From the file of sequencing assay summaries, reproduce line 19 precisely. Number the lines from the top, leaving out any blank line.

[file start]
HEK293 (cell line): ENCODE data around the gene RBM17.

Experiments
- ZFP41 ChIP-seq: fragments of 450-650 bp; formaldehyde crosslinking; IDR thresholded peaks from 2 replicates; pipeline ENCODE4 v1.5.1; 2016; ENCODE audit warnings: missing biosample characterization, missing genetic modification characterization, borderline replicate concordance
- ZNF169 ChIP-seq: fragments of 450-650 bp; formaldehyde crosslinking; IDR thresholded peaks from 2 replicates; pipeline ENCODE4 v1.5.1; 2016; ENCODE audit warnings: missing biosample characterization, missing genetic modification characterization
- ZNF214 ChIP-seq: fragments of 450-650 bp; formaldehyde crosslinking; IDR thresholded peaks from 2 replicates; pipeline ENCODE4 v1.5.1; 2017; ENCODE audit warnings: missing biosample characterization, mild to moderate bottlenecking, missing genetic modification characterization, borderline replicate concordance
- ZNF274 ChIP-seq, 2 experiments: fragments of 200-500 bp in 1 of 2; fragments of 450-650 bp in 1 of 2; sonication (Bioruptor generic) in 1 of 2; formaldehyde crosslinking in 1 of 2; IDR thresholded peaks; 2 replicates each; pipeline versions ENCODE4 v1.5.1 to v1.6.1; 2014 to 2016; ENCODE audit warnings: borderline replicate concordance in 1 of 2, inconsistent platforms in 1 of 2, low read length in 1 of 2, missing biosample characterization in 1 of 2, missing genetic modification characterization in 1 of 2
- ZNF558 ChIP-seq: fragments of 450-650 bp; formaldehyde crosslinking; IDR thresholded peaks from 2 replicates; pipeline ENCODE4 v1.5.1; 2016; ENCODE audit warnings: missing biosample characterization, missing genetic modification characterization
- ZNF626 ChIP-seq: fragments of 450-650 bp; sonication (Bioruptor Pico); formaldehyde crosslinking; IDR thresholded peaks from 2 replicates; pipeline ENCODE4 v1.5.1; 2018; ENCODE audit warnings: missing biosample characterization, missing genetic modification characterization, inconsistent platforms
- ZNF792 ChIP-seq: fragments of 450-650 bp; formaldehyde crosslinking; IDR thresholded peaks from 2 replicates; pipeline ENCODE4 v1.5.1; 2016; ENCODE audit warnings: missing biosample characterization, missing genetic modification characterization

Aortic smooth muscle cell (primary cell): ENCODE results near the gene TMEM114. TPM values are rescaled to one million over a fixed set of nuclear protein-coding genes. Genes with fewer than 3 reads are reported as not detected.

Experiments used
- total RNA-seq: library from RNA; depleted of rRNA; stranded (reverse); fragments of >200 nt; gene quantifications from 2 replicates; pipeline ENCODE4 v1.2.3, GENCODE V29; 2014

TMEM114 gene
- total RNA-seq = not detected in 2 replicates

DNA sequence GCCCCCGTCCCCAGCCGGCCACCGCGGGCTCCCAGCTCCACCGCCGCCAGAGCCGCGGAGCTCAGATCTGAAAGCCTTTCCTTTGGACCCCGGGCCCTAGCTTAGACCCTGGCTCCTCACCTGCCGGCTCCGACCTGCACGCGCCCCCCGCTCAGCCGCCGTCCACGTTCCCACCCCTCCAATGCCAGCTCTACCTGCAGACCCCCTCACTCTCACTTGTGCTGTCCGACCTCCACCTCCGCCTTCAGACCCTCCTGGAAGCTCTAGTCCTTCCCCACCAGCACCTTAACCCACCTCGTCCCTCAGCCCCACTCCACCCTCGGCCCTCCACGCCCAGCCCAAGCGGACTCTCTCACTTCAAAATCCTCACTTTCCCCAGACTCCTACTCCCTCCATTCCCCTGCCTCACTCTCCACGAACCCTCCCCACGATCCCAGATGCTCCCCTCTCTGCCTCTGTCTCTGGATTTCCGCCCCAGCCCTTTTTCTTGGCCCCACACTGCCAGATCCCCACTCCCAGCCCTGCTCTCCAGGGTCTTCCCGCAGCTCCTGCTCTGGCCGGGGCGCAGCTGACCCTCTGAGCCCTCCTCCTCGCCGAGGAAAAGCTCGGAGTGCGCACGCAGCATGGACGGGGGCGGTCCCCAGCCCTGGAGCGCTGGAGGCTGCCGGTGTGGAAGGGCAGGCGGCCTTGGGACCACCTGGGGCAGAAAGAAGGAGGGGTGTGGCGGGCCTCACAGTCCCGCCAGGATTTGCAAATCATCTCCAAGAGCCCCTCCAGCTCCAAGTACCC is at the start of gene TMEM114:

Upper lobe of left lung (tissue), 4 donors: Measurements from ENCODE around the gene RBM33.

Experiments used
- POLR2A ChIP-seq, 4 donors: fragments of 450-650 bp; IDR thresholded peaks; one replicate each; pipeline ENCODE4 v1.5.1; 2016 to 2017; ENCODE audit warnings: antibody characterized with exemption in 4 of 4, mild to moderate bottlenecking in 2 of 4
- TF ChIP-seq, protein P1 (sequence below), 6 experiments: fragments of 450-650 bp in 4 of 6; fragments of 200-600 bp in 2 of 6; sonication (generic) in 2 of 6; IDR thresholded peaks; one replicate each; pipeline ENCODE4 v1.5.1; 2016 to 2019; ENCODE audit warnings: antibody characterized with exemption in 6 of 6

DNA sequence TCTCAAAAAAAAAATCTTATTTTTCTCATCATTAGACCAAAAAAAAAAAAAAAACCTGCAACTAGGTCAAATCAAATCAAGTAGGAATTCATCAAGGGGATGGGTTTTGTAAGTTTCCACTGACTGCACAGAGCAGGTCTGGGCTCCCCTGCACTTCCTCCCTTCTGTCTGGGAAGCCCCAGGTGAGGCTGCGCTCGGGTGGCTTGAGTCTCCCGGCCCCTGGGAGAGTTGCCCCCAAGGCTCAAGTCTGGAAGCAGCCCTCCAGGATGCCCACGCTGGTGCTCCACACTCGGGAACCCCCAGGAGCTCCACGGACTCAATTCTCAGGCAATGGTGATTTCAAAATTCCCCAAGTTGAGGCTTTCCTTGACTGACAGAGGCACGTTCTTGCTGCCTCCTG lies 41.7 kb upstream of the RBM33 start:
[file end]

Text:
- TF ChIP-seq, protein P1 (sequence below), 6 experiments: fragments of 450-650 bp in 4 of 6; fragments of 200-600 bp in 2 of 6; sonication (generic) in 2 of 6; IDR thresholded peaks; one replicate each; pipeline ENCODE4 v1.5.1; 2016 to 2019; ENCODE audit warnings: antibody characterized with exemption in 6 of 6